RA: This was an act of friendship that turned into political activism. People that I co-founded the magazine with were friends in the community, and then it turned into something we wanted to explore, which is queerness in our friendship, queerness in our society, queerness in political justice. I was frustrated with my engineering, because I was almost forced to study it. Roopbaan saved me.  Right after it went live, it garnered a lot of attention, mostly negative. We printed two issues, it was really difficult to publish the second issue after the backlash we received as a Bangladeshi gay magazine.. My involvement with the magazine was as its sole editor. In 2016 Roopbaan was targeted by Al Qaeda, and the co-founder Xulhaz Mannan was murdered. I don’t know if I want to talk about it. I mean I do talk about it, but it’s a lot of unprocessed trauma, especially my close friendship with Xulhaz. 

 

I can tell you this: I’m really reliving—I mean, this conversation is not traumatizing—but there was recently a gruesome murder in Lower Manhattan. That guy actually had set up a huge, multi-million dollar ride-hailing service in Bangladesh, so this news is widely covered in Bangladesh. Reading that news was difficult for me. To have some of the flashbacks of 2016 when my friends were attacked, and I survived, but my friends didn’t—I was not in the place where they were attacked, but we were all living in that fear. Reading the news of Fahim Saleh, the guy who was recently killed, actually brought me back to my friends who were hacked with a machete. I was lately thinking about cutting as a theme for my work.. Reading that was tough for me. Sorry for all this traumatic retellings.

 

 

No, I’m sorry. If you don’t feel comfortable sharing, let me know. But this magazine sounds like a major point in your life.

 

RA: It is. Even the work I’m doing right now, and the way I think, everything has been impacted by the work I did in this magazine. My relationships and collaborations and ways of thinking have all been impacted by this.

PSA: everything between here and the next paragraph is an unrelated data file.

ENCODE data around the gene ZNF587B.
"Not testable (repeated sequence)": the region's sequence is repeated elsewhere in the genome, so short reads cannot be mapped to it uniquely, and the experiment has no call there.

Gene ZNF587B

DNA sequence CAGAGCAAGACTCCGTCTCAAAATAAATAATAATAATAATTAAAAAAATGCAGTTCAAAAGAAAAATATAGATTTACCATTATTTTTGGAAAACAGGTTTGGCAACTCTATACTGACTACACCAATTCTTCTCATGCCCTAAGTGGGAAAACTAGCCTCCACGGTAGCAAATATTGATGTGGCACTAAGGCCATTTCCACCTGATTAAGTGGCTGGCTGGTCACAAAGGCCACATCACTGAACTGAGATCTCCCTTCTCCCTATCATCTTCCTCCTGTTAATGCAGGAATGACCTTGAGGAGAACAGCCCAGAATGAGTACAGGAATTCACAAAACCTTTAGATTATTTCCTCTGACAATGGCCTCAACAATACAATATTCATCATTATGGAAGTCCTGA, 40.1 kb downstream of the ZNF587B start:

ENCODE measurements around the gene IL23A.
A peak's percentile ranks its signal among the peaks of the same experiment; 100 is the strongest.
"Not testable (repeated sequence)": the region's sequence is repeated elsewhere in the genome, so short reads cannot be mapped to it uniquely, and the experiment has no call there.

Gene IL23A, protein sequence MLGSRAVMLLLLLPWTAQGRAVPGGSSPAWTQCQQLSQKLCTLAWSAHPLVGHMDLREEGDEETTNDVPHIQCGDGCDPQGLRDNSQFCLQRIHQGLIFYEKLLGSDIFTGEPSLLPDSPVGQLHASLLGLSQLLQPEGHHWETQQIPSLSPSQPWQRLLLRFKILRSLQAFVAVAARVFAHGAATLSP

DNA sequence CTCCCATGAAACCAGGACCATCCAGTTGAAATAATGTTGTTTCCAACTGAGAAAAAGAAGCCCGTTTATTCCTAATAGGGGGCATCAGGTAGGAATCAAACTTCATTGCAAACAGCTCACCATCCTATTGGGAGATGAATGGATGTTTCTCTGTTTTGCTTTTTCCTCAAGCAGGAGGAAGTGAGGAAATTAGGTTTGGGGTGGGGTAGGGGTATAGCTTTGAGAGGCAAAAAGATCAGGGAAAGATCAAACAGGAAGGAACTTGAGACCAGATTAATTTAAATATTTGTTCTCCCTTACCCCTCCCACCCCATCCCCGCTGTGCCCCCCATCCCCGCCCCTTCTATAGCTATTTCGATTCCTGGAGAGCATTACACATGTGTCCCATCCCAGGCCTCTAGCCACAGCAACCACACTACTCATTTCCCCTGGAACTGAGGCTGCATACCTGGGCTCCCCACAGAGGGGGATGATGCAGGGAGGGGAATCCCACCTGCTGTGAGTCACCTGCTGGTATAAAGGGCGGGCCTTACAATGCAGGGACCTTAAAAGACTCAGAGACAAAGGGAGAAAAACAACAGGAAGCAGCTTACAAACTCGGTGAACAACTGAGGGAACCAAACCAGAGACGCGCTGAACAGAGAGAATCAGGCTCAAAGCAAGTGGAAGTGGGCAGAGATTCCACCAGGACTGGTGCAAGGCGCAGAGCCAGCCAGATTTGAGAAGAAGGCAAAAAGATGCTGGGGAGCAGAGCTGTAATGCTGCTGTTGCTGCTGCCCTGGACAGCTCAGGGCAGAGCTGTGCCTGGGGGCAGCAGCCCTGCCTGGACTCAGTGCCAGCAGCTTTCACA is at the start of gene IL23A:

At the time, how did you circulate the magazine?

 

RA:  It was all physical. In the beginning we were selling it, because we were all volunteering our time, but when it became dangerous we started developing relationships with fashion boutiques, cultural institutes, bookstores, all in Bangladesh. In 2015 I worked on a flashcard comic project of developing a Bangladeshi lesbian comic heroine, and by then I was very used to getting threatening messages and learned how to navigate this as a part of our work.

I read here, also, in your text, that you had to make a hasty decision to leave Bangladesh. I can’t imagine what it must have been like to leave home under such trying circumstances. What was that like?

 

RA: It was uncertain. I left without knowing that I was leaving forever. It was a temporary relocation that became permanent. I explore the idea of displacement in my work a lot. When I think of displacement, I think of both internal and external displacement, you know. What is all this memory I carry in my body, always moving and shifting and changing. The thing I’m telling you right now might not be my direct experience. Displacement is the natural state of being, but in the world we live in, displacement generates a lot of trauma. In my work I’m also politically and philosophically trying to explore what it means to be displaced, what it means to leave something you don’t want to leave, which when left behind, becomes part of you. Your displacement is you.